The future is bleak for an early French immersion program in Chilliwack. Ahead of a final vote on the option at Tuesday’s public board meeting, superintendent Evelyn Novak has laid out the projected costs.
In its first year of implementation, potentially 2014-15, EFI would cost $578,035. This amount would cover the first batch of 20 kindergarten and 22 Grade 1 EFI students for one year. In subsequent years, as this group moves up the EFI education ladder and additional classes join the bottom ranks, the cost would multiply, reaching over $1 million in annual operating costs within five years.
The school district already projects a budget deficit of $200,000 for the upcoming year.
“This would be an additional budget consideration,” said Novak of the EFI program. “We would have to go back to our budget and reduce areas that we’re currently doing. We would have some cutting.”
The entire federal grant that the district receives for running a French immersion program is allocated to the current Late French Immersion classes, about $140,000 annually.
An EFI program would not trigger any additional provincial or federal funding, other than a total of $15,000 for resources. The only hope for additional funding would be from students enrolling in the district who would not have otherwise, which would increase the district’s per pupil grant.
“We heard the parents in wanting to have it implemented. We wanted to make it work. The board believes in programs of choice and offering a variety of programs to students. They believe French immersion is valuable. It’s the other challenges that impact the decision as well,” said Novak.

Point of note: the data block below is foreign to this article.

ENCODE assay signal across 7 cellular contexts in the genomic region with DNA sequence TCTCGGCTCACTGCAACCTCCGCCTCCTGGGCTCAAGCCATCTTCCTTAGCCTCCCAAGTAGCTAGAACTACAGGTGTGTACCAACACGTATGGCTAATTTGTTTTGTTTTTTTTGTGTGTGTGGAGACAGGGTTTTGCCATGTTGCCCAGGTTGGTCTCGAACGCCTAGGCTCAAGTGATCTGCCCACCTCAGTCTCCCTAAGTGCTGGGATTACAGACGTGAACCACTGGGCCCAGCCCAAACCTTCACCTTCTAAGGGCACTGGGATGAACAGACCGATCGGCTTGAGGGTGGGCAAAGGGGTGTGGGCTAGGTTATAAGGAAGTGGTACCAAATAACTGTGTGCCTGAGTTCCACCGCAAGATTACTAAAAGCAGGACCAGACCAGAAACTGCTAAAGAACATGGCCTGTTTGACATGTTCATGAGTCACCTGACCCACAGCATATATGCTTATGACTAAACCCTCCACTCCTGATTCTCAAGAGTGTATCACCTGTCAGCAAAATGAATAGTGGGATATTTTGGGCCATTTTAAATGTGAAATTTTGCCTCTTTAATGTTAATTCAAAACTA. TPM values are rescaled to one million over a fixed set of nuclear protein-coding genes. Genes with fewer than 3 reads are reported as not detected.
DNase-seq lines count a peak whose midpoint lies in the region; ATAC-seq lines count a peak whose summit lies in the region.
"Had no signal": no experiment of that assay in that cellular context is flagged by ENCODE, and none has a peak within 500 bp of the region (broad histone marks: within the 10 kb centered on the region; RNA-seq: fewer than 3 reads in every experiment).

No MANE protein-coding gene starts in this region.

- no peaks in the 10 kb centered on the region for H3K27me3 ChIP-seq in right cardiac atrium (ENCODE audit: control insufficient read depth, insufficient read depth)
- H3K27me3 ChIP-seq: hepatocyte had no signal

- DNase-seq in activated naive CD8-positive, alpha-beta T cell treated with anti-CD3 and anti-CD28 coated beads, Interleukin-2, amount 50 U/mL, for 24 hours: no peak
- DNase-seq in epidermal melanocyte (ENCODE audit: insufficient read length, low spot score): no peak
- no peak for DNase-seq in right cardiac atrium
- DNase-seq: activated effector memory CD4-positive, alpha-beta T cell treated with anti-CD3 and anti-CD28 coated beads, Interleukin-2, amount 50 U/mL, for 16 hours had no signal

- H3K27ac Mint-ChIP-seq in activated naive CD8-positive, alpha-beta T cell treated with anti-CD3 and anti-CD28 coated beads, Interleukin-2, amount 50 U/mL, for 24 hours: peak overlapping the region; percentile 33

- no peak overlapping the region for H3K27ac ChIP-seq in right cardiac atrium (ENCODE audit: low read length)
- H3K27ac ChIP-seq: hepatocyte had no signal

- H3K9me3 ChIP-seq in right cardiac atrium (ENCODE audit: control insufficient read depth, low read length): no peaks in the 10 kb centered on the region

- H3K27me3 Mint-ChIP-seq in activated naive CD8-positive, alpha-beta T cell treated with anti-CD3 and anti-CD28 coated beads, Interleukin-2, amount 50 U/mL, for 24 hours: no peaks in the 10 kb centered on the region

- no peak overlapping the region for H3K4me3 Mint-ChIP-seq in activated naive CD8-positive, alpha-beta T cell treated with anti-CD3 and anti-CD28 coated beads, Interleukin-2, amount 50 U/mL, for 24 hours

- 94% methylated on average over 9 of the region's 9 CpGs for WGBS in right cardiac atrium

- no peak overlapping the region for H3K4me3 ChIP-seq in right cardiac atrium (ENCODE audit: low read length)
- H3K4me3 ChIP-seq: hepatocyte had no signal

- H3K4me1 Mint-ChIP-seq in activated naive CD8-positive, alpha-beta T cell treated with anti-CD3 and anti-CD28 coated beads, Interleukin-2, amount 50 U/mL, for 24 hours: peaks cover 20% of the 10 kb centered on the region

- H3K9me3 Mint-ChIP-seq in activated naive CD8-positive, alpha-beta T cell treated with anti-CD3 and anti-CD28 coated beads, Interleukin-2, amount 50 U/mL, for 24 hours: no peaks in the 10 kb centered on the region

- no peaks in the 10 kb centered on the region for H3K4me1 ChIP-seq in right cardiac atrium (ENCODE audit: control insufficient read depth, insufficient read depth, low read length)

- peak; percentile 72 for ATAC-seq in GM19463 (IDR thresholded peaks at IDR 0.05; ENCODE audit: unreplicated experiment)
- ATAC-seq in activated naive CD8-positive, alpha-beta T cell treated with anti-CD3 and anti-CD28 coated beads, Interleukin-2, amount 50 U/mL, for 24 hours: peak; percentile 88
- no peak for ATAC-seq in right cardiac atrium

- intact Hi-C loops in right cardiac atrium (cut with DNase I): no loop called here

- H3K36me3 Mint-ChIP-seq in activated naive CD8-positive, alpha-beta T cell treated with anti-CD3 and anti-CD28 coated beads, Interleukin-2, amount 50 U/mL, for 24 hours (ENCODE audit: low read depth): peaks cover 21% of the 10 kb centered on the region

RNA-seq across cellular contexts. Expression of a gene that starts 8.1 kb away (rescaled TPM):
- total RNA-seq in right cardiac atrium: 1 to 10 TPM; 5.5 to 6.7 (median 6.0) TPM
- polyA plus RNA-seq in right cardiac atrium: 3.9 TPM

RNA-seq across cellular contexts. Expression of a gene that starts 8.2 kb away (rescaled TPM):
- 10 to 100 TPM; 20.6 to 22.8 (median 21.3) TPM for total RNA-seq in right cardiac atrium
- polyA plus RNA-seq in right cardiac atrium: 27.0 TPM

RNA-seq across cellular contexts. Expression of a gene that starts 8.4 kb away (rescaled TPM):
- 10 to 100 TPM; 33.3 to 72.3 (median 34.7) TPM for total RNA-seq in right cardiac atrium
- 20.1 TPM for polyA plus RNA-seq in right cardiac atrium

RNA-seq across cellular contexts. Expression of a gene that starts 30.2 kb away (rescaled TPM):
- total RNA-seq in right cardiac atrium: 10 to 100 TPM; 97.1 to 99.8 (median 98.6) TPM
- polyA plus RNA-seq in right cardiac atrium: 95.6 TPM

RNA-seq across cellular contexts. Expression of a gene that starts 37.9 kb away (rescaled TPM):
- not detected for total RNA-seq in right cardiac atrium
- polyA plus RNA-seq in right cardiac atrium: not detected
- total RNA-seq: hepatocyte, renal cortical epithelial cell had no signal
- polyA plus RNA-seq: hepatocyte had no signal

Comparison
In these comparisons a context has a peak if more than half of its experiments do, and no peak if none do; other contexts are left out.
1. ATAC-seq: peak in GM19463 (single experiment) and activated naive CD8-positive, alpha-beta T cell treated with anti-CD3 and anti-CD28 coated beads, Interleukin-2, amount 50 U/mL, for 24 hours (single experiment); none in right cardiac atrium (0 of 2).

The school board is not considering combining the EFI class grades, and the cost would be the same if fewer than the highest number of students enroll in the program.
The Chilliwack chapter of Canadian Parents for French, a group that advocates for an EFI program, is optimistic that the vote tomorrow night will go in their favour.
“I’m excited because it’s the closest thing we’ve seen to actually having an early French immersion program in Chilliwack,” said president Jocelyn Thomas. “I think if every other district can do it, we should be able to as well.”
If the board approves the program, Novak has recommended that Cheam Elementary School serve as the site because it has two possible classrooms available.
Novak admits that it may be difficult for parents to bring their children to the school, located off Yale Road East, as more parents prefer an EFI program on the south side.
“We looked carefully at spaces on the south side, and there isn’t space to add an early French immersion program in any of our schools,” said Novak. “One of the challenges would be displacement of possible students from their home community school.”
Cheam Elementary might serve as a temporary site, until one of the new schools in the Eastern Hillsides is built. Although the Ministry of Education has designated Chilliwack’s five-year capital plan as “high priority,” there has been no funding allocated to the new schools yet.
The school district would not provide additional transportation for students commuting long distances for EFI because the program is optional.
The school board will do a final vote on the EFI program at the May 14 board meeting, based on the superintendent’s latest report, and the feasibility study released in February.firstname.lastname@example.org twitter.com/alina.konevski